Stop trying to be perfect

At some point during the first three months, I  stopped trying to get him to sleep where I wanted him to, stopped trying to shove my boob in his mouth every time he cried and instead just held my son and rocked him. I stopped feeling like a failure and started realizing that babies cry. Sometimes they cry for no reason. And that is okay. Some days he takes great naps and I can get done all of the little tasks I have planned. But some days he wants to be held all day. Each day I am walking to fine line of allowing myself grace for my mistakes while at the same time pushing myself to be the best possible mother for Jackson.

Each day gets better. Just this morning I was thinking about how truly happy I am and how easy our day to day routine has become. I remember in the beginning I thought this day would never come. But it is here and I have never, ever been happier in my whole life.

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7 thoughts on “reflections on motherhood

  1. Elizabeth {e tells tales} says:

    I want to kick that family member in the teeth. In the teeth!

    Moving on.

    It’s nice that your MIL experienced the same thing and understands what you’re going through. So nice. And I also heard that colicky babies are very intelligent as adults because they received more direct attention during those formative months. Who knows if that’s true, but we ex-colic mothers need to believe these things, amiright?

    • Jenna (Hello, I Love You) says:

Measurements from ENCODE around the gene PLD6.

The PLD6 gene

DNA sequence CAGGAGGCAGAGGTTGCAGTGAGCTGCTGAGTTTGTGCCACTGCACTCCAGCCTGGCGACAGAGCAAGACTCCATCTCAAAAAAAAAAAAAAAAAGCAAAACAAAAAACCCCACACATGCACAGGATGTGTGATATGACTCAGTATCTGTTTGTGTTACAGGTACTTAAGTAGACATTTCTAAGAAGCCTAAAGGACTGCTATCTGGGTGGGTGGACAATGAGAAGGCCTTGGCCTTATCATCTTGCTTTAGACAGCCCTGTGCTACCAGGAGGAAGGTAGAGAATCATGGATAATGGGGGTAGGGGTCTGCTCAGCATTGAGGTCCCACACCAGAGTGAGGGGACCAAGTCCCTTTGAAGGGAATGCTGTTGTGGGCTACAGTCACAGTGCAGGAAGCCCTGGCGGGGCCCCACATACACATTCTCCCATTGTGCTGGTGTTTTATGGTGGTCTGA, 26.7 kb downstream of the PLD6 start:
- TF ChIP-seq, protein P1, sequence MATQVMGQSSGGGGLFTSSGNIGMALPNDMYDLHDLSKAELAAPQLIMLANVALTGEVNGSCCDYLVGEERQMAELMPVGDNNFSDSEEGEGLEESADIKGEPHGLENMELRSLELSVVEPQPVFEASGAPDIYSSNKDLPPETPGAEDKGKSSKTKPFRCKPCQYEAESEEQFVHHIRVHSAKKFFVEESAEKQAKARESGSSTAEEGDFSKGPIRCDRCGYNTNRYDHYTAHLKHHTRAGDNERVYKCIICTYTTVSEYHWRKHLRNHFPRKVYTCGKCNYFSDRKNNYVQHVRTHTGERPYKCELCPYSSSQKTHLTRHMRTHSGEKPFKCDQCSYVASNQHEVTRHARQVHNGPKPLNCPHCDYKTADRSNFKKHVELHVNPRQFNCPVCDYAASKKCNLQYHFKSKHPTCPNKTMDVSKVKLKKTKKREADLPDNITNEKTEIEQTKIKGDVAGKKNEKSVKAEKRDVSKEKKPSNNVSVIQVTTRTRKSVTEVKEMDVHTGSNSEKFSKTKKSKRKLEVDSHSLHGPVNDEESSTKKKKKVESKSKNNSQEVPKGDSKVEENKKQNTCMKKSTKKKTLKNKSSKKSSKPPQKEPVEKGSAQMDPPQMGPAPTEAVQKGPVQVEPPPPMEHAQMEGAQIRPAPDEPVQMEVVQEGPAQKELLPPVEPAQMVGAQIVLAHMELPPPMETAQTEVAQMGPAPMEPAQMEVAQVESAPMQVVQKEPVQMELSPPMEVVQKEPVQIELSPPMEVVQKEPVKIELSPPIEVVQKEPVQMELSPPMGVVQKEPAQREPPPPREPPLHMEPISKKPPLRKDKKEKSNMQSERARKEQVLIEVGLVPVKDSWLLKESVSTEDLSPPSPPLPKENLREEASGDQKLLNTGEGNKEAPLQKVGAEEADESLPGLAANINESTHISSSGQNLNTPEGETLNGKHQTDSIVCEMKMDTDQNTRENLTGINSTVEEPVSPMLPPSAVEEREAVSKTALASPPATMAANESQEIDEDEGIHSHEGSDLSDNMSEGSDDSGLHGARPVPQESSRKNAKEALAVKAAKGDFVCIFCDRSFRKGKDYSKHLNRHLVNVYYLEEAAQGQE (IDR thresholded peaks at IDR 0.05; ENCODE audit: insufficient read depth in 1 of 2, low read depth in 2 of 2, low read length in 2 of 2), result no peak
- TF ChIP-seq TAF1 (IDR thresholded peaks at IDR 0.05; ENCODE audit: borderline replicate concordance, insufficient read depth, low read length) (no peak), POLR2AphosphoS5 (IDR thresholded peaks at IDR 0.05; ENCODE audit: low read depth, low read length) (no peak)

Feel free to kick away. Joking!

      Sorta.

      And you are so right. We do need to believe these things. I wonder if Steve Jobs had colic…

  2. Danielle says:

    You and Elizabeth are my heroes. Seriously. I’ve often wondered during this pregnancy what sort of baby I’m going to have, what kind of mother I’ll be, and how I’ll handle the challenges day by day. You’ve shown me that as hard as it might be, I will get through it. Thank you x a billion for your honesty.

    • Jenna (Hello, I Love You) says:

      No problem. You will be a wonderful mother. Just take each day one at a time and don’t be too hard on yourself.

  3. Lady Lee says:

    Oh man, people and their judgements. If they thought you had ppd maybe they should have talked to you about it and not everyone else? ugh.

    Hormones mixed with colic would make anyone sad. Anyone.

    I love the way you write, it is honest and good.

    • Jenna (Hello, I Love You) says:

      Thank you Candis. I agree talking to me rather than gossiping behind my back would have been the right thing to do. Needless to say, they are not a huge part of my life right now.

  4. Linda Vitta says:

    Jenna I was always refer to the comment ” remember where/who it’s coming from”.. You are a fabulous mom doing a fantastic job! How do I know this simple.. look at the way Jax looks at you.. that says it all.. Love you and I am so so proud of you!! xoxo Mom